Atrial flutter overview
Atrial flutter is an abnormality in the beating of the heart. Such abnormalities, whether in rhythm of heartbeat or speed of heartbeat, are known as arrhythmias.
- The heart is a muscle that pumps the blood through the body.
- Each beat of the heart is a very rapid series of two contractions.
- The first contraction is in the upper chambers, the atria; the second contraction is in the lower chambers, the ventricles.
- The atria receive blood back into the heart and pump it into the ventricles; the ventricles pump the blood out into the aorta and pulmonary artery, which feed all the blood vessels to the body and the lungs respectively.
The beating of the heart is controlled by electrical impulses.
- Under normal circumstances, these impulses are generated by the heart's "natural pacemaker", the sinoatrial (SA) or sinus node, which is located in the right atrium.
- The impulse travels across the atria, generating a contraction.
- It pauses very briefly at the atrioventricular (AV) node, which is located in the upper part of the muscular wall between the two ventricles. This delay gives the blood time to move from the atria to the ventricles.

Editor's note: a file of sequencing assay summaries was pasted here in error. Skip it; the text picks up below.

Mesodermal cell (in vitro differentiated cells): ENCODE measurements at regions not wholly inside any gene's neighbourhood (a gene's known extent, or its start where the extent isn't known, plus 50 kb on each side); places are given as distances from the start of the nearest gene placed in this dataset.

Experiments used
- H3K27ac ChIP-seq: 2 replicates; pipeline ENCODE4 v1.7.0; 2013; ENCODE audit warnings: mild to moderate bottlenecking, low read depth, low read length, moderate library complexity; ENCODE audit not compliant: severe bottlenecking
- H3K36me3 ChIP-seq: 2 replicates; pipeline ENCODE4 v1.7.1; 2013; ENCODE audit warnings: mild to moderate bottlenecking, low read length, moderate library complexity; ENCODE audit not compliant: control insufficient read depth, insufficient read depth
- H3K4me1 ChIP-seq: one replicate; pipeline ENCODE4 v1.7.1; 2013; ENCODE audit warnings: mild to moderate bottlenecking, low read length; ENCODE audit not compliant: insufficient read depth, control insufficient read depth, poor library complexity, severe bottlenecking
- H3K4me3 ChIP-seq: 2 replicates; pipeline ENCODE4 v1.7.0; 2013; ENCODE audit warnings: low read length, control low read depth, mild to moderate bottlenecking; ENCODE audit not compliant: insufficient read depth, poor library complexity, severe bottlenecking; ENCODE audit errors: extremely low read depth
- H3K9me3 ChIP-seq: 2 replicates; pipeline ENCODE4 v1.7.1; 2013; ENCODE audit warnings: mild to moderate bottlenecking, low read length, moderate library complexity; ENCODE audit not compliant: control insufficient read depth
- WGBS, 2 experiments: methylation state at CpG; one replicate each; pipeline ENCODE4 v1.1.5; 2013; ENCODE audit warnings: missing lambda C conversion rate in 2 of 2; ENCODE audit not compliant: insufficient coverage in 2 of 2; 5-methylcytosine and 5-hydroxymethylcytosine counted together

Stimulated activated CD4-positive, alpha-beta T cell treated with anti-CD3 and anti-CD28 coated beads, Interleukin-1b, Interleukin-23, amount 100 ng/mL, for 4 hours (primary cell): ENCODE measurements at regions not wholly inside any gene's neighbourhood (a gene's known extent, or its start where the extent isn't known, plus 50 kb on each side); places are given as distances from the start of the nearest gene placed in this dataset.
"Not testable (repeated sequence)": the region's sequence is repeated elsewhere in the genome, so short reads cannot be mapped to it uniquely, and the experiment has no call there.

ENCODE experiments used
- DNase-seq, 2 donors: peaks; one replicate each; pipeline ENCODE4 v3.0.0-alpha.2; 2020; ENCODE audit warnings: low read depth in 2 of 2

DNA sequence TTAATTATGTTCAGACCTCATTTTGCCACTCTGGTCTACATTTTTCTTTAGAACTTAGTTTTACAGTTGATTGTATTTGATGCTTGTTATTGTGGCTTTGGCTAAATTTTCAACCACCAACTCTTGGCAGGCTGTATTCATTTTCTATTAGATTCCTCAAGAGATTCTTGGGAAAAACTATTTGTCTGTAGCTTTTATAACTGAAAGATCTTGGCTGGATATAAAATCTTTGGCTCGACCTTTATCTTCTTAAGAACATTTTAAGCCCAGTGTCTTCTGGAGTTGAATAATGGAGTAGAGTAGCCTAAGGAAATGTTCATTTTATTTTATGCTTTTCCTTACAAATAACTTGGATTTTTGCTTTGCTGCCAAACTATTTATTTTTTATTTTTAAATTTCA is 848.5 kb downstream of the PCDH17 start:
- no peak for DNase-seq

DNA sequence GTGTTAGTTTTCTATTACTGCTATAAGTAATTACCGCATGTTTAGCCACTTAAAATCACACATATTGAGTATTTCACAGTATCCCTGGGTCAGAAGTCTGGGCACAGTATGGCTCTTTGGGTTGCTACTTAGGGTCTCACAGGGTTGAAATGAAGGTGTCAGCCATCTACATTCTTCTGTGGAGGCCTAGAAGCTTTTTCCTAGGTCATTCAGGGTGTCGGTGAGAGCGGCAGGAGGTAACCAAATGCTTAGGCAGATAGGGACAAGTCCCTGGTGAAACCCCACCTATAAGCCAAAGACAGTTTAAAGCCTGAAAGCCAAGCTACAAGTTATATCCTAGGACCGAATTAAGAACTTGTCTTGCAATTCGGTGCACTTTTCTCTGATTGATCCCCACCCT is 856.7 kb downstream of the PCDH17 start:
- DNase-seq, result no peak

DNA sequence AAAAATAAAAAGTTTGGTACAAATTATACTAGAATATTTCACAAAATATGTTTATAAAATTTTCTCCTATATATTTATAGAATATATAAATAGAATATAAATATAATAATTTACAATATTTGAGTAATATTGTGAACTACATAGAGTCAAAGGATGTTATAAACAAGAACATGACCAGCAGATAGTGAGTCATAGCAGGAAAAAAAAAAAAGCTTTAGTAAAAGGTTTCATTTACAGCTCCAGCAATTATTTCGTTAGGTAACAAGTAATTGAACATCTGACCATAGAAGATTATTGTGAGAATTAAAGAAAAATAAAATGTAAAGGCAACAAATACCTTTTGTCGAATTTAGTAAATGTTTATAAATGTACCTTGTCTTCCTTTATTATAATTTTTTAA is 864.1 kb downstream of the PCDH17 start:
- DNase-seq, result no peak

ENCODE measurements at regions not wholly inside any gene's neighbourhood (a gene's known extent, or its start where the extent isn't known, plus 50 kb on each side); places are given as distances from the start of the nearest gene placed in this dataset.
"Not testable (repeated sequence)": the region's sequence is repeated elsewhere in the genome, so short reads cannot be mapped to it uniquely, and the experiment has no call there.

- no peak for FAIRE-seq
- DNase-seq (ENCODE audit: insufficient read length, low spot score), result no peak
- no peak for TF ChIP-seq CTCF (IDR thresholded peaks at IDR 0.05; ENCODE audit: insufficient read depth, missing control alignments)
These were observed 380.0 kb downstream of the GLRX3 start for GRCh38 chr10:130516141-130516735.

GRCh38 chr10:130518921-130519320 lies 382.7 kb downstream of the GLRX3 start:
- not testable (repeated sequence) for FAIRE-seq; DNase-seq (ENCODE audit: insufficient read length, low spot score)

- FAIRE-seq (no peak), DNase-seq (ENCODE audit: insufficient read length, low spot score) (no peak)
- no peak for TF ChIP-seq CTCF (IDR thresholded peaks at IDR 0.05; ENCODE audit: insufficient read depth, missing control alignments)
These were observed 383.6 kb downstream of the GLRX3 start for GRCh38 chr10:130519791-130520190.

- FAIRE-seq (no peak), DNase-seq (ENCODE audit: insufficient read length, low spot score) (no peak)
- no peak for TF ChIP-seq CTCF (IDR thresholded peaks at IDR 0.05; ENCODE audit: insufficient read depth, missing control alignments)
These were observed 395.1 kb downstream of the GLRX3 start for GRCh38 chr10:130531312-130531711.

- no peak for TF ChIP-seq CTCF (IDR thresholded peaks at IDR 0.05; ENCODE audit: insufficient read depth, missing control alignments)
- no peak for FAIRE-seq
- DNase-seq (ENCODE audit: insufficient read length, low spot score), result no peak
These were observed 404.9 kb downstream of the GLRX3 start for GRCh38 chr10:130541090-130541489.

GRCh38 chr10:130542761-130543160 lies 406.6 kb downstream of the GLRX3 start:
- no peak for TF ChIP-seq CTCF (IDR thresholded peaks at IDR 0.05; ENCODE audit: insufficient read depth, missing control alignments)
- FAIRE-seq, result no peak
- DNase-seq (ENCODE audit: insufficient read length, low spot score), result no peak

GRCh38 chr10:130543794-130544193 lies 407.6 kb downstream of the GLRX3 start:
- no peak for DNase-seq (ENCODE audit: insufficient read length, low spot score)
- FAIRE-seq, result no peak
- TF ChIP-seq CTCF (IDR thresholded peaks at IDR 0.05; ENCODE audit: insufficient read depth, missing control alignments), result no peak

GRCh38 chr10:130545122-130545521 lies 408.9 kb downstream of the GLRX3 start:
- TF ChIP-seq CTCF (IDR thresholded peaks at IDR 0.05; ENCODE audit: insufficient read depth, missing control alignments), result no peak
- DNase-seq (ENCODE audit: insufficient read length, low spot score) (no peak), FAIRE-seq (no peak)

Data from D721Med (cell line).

- The impulse then moves down and through the ventricles, generating the second ventricular contraction that pumps the blood out of the ventricles.
Atrial flutter occurs when an abnormal conduction circuit develops inside the right atrium, allowing the atria to beat excessively fast, about 250-300 beats per minute.
- These rapid contractions are slowed when they reach the AV node, but are still too fast (typically about 150 beats per minute, or every other atrial beat getting through the AV node to the ventricles).
- This type of rhythm is called tachycardia. Because atrial flutter comes from the atria, it is called a supraventricular (above the ventricles) tachycardia.
The main danger of atrial flutter is that the heart does not pump blood very well when it is beating too fast.
Vital organs such as the heart muscle and brain may not get enough blood.
Atrial flutter can come and go; it is then known as paroxysmal atrial flutter. An episode of atrial flutter usually lasts hours or days. Less often, atrial flutter is more or less permanent and is known as persistent atrial flutter.
With proper treatment, atrial flutter is rarely life threatening. Complications of atrial flutter can be serious, but they can usually be prevented with treatment.
Atrial flutter causes
Atrial flutter may be caused by abnormalities or diseases of the heart itself, by a disease elsewhere in the body that affects the heart, or by consuming substances that change the way electrical impulses are transmitted through the heart. In a few people, no underlying cause is ever found